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Linked? Durango, Charger, Wagoneer…

by David Zatz on

FCA CEO Sergio Marchionne has long expressed his desire to slash the number of Fiat and Chrysler platforms, emulating Volkswagen’s “back to the future” move of putting just about everything onto a single platform.

Jeep-Grand-Cherokee-2015-White-Web

Mr. Marchionne has allowed major exceptions; the combination of an over-ambitious plan and a grip on reality delayed the Jeep Renegade and some other cars, because the architectures were not right for Jeep and, one can guess, Chrysler minivans.

Let’s look at what insiders are telling us now, keeping in mind this is all hearsay and/or speculation, and may not be accurate. There are a lot of stories floating around, likely reflecting numerous plans that are or were being tested or just thought about. 

1. The WK3 seriesGrand Cherokee, Wagoneer, and probably Durango — may be based on a car platform, most likely a Maserati adaptation of the L-series cars — 300, Charger, Challenger.

Many suspension changes would be required to make Jeeps out of either one —but there are many suspension differences between today’s Durango and Grand Cherokee, or the 500X and Renegade. Both the D-RWD cars and the new Jeeps are being developed now, and clearance and articulation could be engineered in from the start.

The investor projection chart shows a new Grand Cherokee and Wagoneer, so WK3 won’t be a minor modification of WK2.

2. The next Town & Country and a full sized crossover, which we’ll call Pacifica so you get the idea, are reportedly being based on the CUSW platform used for Cherokee, 200, and Dart.

3. And then there’s Dodge Journey. It’s quite popular outside the U.S., and is not entirely without buyers in the U.S., either. However, it is not a muscle car by any stretch of the imagination, missing the niche Dodge is aiming for. Journey could be turned into a “real Dodge” by making it a crossover based on D-RWD — the upcoming Dodge/Alfa Romeo midsized rear wheel drive series.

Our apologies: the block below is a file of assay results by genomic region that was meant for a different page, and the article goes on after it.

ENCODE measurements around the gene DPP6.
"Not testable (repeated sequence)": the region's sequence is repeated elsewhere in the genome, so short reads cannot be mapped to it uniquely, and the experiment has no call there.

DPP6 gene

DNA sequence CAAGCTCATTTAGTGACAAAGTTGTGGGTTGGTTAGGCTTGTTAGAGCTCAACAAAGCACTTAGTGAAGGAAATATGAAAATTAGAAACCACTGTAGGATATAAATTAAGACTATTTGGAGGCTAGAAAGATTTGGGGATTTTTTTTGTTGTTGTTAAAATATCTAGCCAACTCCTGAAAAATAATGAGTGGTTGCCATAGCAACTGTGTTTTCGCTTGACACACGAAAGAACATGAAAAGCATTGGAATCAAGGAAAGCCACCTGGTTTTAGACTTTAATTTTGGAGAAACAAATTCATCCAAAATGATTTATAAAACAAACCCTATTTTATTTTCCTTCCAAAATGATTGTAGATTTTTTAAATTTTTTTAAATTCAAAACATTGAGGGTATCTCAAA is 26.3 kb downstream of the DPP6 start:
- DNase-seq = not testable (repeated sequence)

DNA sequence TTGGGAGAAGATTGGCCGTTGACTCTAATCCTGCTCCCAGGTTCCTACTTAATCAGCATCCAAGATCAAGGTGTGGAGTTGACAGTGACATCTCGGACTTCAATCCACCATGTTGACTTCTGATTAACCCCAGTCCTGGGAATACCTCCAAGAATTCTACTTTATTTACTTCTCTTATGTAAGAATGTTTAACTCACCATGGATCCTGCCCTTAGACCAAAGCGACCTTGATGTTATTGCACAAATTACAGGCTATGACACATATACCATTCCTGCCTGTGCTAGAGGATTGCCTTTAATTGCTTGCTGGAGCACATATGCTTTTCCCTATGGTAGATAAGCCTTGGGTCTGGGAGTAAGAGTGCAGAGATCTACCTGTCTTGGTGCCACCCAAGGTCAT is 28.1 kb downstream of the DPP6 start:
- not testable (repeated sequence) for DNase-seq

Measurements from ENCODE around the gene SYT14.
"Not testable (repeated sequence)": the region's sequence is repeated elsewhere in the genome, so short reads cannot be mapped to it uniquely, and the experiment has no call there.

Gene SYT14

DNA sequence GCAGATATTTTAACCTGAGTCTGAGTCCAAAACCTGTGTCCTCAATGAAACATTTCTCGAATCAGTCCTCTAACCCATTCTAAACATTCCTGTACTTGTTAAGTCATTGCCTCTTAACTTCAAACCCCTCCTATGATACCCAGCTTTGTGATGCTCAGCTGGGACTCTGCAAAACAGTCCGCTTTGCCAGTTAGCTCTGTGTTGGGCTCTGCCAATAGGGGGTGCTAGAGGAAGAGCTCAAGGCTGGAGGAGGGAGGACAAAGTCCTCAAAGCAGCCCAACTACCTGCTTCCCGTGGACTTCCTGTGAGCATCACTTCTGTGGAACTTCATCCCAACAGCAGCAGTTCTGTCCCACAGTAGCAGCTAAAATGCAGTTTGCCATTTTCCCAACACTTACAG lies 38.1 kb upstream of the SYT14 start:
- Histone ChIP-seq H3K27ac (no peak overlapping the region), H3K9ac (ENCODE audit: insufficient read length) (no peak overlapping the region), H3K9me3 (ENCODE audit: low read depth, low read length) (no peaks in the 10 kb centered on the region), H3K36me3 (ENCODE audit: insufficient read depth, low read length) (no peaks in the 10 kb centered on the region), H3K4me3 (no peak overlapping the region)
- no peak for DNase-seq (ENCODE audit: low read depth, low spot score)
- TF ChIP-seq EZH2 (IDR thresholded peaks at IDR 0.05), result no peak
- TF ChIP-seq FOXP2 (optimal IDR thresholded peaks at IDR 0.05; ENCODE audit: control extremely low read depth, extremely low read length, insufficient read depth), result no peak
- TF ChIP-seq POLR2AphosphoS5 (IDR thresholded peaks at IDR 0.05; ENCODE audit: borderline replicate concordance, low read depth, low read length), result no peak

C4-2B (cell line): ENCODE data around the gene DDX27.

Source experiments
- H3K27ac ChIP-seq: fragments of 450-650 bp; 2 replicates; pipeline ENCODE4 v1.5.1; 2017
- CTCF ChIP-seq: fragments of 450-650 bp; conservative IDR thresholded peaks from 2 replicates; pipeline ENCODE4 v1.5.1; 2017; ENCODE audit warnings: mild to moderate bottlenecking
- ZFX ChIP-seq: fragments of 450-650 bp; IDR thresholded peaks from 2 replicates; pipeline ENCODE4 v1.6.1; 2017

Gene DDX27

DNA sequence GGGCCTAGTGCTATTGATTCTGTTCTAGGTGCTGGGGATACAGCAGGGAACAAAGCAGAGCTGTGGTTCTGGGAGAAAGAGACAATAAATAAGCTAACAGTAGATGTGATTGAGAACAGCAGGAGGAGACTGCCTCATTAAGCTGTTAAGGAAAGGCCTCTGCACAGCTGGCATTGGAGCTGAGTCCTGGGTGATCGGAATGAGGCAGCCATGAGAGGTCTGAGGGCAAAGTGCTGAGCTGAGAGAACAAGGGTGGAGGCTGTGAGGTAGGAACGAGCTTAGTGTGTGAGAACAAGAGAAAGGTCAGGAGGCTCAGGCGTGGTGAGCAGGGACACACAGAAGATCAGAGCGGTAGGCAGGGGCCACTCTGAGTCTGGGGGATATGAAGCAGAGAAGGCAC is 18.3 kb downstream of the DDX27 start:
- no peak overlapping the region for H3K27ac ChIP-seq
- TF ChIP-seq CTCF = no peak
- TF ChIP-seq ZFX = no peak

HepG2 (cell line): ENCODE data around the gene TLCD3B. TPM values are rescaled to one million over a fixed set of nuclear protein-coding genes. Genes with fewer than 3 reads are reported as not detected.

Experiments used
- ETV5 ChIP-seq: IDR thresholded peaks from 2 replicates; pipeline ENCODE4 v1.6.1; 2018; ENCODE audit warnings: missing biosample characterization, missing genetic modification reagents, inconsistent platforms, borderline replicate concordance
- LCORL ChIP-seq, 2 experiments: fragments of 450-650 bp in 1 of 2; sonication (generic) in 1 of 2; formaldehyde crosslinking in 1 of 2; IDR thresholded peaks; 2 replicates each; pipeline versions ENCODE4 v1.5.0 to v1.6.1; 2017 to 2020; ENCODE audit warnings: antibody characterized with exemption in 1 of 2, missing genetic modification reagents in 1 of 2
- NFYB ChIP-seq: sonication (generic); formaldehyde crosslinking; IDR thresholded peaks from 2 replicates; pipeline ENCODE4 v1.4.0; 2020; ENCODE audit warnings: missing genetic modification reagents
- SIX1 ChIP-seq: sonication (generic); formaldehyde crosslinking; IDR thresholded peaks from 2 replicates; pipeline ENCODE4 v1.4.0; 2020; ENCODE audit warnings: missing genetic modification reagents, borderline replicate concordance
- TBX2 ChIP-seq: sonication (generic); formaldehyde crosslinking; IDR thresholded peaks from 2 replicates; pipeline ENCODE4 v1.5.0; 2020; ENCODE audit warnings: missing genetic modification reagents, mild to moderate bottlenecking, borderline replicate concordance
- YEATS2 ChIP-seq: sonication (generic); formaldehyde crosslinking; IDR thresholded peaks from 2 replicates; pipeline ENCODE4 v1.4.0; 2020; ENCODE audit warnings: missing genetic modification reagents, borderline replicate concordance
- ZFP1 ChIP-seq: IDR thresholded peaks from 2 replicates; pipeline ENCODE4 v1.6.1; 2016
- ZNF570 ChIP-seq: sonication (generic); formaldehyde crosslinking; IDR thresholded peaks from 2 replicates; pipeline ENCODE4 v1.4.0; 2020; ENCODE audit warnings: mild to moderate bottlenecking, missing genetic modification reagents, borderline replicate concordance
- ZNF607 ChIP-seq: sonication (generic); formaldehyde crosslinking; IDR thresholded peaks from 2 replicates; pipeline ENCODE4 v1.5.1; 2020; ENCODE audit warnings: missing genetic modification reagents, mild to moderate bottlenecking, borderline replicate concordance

A midsized Chrysler crossover for the masses could be created by modifying the Jeep Cherokee’s styling and suspension. If I were king of Chrysler, the first thing I would do after selling that would be to eliminate all front wheel drive Jeep Cherokees. I don’t see a low-ground-clearance two-wheel-drive Jeep as being an asset to the brand; it’s there to create  sales and use the factory, but a Chrysler (and, for export, Fiat) twin would end that need. Want AWD? Get the Jeep. Want FWD and maybe some extra storage freed up by not having a driveshaft? Get the Chrysler.

Now, for a new question: how and where would they build all these vehicles, especially the Durango? We’ll tell you tomorrow.

David Zatz founded Allpar in 1998 (based on a site he had begun in 1993-94), after years of writing reviews for retail trades. He has been quoted by the New York Times, the Daily Telegraph, the Detroit News, and USA Today. Before making Allpar a full-time career, he was a consultant in organizational psychology. You can reach him by using our contact form (much preferred) or by calling (313) 766-2304


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